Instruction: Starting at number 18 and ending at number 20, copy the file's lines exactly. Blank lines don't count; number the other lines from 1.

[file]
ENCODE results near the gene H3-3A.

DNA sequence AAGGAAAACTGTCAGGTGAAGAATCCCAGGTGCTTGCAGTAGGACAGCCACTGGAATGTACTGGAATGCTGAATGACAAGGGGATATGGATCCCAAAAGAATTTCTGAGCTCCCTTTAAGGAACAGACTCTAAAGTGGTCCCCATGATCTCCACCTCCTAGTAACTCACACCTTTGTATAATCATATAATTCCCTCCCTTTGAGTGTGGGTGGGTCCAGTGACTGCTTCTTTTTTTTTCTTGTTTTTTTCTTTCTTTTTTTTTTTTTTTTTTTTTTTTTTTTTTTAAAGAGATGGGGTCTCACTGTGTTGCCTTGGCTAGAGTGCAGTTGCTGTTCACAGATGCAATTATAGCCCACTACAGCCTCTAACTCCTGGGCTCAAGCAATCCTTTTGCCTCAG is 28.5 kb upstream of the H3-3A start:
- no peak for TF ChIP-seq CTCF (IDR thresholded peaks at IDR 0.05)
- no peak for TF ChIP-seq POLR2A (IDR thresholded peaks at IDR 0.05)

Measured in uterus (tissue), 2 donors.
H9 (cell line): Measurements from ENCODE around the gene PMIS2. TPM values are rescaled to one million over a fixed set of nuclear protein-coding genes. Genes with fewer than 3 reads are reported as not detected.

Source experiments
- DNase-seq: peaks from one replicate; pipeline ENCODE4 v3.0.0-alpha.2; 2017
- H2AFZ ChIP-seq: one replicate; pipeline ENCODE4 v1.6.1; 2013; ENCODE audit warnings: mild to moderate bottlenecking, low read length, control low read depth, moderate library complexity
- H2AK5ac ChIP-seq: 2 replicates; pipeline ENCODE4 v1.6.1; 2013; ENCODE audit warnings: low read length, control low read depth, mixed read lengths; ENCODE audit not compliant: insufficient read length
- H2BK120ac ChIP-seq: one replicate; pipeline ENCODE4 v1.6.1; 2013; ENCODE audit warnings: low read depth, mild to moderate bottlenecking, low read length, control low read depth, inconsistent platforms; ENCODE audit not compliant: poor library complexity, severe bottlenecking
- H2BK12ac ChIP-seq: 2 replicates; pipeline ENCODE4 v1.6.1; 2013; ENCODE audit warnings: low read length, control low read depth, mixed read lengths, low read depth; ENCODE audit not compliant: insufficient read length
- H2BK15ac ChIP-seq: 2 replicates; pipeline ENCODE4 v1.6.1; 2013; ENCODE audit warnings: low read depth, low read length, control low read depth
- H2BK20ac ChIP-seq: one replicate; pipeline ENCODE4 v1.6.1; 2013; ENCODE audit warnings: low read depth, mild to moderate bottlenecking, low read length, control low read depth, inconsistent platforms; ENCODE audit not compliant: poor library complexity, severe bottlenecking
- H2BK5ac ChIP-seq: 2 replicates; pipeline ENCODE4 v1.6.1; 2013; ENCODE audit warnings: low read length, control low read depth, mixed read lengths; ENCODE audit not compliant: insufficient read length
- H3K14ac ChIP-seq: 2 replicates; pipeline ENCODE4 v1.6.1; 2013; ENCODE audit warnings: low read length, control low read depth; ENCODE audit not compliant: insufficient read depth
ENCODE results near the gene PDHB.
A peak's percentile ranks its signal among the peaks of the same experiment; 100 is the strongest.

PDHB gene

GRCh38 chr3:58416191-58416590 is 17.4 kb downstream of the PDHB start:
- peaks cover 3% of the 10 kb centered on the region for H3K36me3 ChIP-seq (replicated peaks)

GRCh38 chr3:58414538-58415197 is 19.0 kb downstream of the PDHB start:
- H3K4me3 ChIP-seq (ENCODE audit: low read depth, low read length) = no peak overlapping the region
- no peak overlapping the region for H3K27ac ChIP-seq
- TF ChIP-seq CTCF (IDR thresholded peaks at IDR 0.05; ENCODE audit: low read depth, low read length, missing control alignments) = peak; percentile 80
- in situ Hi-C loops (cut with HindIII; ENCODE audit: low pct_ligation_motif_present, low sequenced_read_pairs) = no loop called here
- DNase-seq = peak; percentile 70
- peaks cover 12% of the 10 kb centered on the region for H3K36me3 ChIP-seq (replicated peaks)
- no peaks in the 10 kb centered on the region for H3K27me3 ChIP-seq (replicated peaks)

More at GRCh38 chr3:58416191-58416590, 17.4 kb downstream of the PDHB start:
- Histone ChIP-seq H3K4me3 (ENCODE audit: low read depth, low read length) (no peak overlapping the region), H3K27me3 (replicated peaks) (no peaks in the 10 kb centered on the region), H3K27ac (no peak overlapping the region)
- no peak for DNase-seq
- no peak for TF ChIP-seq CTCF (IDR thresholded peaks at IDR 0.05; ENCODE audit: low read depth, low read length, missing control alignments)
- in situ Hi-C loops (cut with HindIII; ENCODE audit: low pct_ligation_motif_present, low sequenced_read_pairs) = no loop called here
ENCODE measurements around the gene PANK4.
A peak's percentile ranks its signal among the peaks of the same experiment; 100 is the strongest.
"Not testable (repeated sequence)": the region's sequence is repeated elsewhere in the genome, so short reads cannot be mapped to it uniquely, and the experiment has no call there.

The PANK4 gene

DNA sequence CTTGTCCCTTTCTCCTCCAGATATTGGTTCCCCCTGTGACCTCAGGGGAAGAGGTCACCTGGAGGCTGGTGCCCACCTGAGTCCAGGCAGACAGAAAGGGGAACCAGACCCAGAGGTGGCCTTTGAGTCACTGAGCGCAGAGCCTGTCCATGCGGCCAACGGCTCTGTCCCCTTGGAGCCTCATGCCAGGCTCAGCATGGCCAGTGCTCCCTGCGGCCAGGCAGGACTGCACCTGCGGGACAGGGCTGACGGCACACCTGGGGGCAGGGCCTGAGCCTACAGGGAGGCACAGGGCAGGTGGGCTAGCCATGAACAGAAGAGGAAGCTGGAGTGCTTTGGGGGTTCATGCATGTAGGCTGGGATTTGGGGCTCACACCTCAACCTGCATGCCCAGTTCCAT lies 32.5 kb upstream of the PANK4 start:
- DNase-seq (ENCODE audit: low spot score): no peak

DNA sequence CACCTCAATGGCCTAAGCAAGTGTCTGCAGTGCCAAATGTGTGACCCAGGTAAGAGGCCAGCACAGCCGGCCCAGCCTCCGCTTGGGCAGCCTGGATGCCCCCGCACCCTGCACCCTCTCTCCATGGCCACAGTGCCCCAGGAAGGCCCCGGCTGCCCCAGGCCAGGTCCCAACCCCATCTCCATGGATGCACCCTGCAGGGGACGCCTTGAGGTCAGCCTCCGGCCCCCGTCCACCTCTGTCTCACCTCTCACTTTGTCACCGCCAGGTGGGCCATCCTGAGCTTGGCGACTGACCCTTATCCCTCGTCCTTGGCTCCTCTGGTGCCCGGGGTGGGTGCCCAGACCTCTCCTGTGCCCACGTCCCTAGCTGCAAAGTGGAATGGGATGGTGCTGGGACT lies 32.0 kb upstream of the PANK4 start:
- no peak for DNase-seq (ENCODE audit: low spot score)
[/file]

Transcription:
A peak's percentile ranks its signal among the peaks of the same experiment; 100 is the strongest.

PDHB gene

GRCh38 chr3:58416191-58416590 is 17.4 kb downstream of the PDHB start: